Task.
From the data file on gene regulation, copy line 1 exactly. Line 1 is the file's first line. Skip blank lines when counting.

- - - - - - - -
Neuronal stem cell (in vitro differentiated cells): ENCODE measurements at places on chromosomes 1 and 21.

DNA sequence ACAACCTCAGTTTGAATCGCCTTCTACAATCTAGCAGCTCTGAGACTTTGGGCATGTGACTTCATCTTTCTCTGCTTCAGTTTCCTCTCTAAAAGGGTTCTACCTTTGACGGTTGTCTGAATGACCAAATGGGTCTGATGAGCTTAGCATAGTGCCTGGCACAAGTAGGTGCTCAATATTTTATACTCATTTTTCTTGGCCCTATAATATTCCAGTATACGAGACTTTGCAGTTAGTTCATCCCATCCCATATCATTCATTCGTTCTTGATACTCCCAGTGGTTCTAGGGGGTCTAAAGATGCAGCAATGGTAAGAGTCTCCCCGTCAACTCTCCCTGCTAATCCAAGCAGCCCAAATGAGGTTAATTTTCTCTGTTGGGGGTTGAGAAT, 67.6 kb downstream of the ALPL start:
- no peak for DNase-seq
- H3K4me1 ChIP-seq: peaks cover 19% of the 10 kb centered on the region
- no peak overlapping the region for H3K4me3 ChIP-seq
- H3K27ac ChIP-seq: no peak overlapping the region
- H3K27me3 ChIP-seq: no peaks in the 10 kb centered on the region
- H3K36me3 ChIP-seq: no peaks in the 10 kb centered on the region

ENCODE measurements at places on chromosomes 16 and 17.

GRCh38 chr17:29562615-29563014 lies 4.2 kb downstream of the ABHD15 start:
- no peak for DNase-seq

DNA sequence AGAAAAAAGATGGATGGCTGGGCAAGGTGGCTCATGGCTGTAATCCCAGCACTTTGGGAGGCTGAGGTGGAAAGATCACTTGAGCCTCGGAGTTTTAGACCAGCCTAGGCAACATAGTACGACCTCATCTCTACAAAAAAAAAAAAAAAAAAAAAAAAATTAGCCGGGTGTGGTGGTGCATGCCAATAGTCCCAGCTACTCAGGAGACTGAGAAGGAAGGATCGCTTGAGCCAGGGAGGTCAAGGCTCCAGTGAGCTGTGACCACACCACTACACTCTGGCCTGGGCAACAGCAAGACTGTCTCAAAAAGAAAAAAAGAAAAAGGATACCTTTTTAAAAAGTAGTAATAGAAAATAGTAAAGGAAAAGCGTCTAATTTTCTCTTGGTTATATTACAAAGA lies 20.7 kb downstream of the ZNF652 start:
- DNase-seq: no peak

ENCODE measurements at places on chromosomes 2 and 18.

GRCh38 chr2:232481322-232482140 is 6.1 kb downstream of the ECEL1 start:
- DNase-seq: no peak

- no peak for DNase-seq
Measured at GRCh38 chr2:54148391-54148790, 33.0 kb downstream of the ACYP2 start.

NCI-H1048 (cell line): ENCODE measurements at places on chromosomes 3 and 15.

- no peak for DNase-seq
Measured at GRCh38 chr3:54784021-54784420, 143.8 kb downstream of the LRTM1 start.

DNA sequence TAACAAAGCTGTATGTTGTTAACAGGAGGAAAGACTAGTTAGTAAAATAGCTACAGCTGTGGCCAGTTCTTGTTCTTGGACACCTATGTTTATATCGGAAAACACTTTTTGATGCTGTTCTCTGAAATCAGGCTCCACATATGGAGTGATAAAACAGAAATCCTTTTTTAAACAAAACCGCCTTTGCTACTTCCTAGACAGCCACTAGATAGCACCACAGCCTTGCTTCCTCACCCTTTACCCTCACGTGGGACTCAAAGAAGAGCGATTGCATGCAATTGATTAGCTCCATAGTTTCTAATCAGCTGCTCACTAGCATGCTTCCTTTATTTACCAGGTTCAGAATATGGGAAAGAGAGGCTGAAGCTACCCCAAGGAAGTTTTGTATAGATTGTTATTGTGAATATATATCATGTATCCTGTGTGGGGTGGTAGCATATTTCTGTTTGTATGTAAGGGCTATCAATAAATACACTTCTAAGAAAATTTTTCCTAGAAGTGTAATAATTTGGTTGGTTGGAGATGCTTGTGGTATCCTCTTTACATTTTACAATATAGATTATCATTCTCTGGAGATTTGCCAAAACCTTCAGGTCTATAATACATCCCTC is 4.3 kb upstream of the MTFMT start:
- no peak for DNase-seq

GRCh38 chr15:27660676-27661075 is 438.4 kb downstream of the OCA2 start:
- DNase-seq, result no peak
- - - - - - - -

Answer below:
Neuronal stem cell (in vitro differentiated cells): ENCODE measurements at places on chromosomes 1 and 21.